The Burger King Comeback

Okay, I'll admit it. I've been swayed by the new Burger King ads. Despite my rational mind knowing exactly what they are doing, my perception of Burger King has still changed. This article explains what is going on.

Selling customization to consumers in a driving point in Klein's campaign. He wants BK customers to realize the value of customization and said that getting what one wants is "a powerful motivator across generations." He's seen a trend in a "huge exercising of empowerment," listing customized running shoes and Starbuck's personalized drinks as examples.

Burger King's latest advertising agency, Crispin Porter + Bogusky, discovered that "the marketplace is increasingly cynical and detached," said Klein. So BK has embarked on a ground-up branding campaign to get personal with the customer.

The first wave of ads has already hit TV screens. A group of young office workers, a cross between yuppies and slackers, stand around while a coworker hands out lunches from a big Burger King bag. Testing their rights to "have it their way," they compete to see who can come up with the most outlandish and innovative sandwich, enjoy tasty BK snacks, and chat each other up. The ads have eighteen- to twenty-four-year-olds written all over them. And, they're funny.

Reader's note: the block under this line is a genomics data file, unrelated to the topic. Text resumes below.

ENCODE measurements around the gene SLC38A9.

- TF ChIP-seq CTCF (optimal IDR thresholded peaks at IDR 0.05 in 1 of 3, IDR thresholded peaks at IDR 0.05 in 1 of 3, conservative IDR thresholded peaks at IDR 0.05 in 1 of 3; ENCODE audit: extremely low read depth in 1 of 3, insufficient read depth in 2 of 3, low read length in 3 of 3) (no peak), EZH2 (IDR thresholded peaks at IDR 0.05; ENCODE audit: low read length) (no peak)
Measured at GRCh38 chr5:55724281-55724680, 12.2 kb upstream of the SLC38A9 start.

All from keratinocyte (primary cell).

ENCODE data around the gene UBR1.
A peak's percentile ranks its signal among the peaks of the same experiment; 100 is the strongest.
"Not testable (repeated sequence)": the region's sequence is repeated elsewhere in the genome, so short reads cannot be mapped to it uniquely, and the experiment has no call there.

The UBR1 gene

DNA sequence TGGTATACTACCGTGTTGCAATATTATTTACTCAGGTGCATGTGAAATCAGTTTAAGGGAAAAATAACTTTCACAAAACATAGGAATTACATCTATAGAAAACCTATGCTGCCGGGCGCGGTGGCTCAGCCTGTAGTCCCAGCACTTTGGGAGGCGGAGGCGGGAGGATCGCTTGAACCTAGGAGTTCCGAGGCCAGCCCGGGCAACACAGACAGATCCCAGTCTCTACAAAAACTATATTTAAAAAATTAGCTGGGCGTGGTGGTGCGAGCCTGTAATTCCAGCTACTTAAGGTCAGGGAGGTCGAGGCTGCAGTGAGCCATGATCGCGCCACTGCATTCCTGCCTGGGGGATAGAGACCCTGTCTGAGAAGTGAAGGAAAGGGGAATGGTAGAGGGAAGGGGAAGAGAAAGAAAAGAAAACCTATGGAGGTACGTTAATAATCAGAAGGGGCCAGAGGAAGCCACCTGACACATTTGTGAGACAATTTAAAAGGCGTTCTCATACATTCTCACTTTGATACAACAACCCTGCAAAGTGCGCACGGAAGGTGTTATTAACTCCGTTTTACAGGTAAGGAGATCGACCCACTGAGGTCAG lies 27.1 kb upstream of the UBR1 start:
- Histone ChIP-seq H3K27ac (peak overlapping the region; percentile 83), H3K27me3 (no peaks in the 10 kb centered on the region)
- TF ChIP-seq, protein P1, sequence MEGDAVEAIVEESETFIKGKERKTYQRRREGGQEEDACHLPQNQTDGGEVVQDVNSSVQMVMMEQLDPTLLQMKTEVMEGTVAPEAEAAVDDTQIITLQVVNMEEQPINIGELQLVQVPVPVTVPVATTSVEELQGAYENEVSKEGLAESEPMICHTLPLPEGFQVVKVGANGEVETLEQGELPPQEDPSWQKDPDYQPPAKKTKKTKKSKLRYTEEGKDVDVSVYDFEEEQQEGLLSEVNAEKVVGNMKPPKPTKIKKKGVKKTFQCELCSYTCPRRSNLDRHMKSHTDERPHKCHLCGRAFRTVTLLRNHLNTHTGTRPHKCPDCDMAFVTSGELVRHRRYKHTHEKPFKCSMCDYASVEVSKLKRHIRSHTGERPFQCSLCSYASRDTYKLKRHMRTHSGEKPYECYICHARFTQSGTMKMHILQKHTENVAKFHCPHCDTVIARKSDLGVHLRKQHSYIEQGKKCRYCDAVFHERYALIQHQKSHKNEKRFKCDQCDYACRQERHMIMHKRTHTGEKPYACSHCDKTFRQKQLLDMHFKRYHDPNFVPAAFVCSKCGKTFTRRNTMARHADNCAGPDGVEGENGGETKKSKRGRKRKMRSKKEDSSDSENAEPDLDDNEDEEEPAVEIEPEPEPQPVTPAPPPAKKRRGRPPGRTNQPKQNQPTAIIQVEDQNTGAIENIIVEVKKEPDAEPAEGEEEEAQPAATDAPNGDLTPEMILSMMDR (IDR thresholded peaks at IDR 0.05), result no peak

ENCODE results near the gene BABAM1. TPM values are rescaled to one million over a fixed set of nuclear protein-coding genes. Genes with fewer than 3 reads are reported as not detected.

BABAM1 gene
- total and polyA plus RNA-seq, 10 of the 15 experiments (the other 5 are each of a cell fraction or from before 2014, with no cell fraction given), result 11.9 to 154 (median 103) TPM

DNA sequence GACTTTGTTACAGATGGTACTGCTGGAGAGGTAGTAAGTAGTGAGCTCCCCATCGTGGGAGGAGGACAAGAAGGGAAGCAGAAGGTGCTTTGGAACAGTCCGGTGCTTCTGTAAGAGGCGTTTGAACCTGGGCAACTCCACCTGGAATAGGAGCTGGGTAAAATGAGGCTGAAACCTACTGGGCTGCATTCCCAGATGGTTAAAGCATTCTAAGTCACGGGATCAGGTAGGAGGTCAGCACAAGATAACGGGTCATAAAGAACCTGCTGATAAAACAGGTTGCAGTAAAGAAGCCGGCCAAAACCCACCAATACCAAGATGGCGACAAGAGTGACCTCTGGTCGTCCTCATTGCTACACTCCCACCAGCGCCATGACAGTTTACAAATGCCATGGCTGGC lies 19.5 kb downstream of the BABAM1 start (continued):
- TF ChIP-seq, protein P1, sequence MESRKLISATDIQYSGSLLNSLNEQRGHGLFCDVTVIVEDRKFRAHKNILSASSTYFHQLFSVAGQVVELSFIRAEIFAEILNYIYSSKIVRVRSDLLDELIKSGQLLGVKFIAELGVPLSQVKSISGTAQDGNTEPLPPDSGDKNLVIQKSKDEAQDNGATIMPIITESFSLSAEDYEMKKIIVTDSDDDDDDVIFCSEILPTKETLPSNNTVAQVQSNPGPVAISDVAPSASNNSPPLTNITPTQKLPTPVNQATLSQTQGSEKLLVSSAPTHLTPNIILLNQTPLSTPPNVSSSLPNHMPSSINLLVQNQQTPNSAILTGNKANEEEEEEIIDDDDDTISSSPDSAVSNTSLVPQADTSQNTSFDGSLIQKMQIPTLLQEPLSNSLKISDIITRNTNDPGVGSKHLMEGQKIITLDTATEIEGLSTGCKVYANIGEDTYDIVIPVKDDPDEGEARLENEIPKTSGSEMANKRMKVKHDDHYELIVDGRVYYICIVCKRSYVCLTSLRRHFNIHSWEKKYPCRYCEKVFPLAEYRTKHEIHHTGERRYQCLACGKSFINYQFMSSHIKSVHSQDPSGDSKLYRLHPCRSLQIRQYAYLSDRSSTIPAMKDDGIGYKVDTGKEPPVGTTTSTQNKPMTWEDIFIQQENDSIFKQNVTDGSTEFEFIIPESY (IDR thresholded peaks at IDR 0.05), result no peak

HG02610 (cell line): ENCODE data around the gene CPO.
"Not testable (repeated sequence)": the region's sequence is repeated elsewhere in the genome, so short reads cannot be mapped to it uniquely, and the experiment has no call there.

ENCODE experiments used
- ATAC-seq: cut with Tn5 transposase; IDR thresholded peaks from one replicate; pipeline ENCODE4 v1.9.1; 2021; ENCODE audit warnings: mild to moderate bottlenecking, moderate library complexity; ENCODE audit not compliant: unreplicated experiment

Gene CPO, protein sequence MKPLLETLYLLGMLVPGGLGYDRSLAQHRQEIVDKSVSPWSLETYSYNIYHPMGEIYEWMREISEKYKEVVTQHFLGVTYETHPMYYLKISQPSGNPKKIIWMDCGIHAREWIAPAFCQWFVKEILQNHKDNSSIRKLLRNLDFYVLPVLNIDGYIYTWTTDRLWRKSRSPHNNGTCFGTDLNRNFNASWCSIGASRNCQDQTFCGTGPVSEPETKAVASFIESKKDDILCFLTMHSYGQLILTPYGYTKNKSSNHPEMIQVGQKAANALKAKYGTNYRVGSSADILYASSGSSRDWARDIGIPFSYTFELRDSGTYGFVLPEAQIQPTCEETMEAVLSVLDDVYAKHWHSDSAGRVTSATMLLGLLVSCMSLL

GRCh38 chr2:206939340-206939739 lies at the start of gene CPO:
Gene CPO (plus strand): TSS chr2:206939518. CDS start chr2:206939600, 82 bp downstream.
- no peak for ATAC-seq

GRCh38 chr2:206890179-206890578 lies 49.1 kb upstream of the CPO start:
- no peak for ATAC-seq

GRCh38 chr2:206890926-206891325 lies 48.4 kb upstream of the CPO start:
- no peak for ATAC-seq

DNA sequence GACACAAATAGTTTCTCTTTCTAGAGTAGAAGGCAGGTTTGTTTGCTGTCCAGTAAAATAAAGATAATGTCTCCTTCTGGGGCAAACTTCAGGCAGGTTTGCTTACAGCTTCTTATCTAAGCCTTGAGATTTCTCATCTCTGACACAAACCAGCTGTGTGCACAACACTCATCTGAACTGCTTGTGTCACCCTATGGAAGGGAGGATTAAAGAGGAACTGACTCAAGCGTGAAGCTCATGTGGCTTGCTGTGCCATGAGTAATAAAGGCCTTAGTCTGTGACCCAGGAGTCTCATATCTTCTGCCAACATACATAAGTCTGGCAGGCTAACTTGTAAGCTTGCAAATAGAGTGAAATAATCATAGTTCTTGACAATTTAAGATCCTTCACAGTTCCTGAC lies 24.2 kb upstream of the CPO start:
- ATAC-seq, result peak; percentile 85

Something else surprising from the article – BK hired a cultural anthropologist to "determine their place in the fast food ecosystem." They determined the only area left for them to associate with was adolescence. Personally, I think it was a good idea for them to stake out their own territory than to try to steal the cultural association of McDonalds or Wendys. The new ads targeted to adolescence (and GenXers) seem to be working. Everyone is talking about them. Will that translate into more sales? We may never know since BK went private. But let me say that I rarely eat at burger places, yet find myself thinking about the ads when I drive by a Burger King. Maybe sooner or later I'll pop in.

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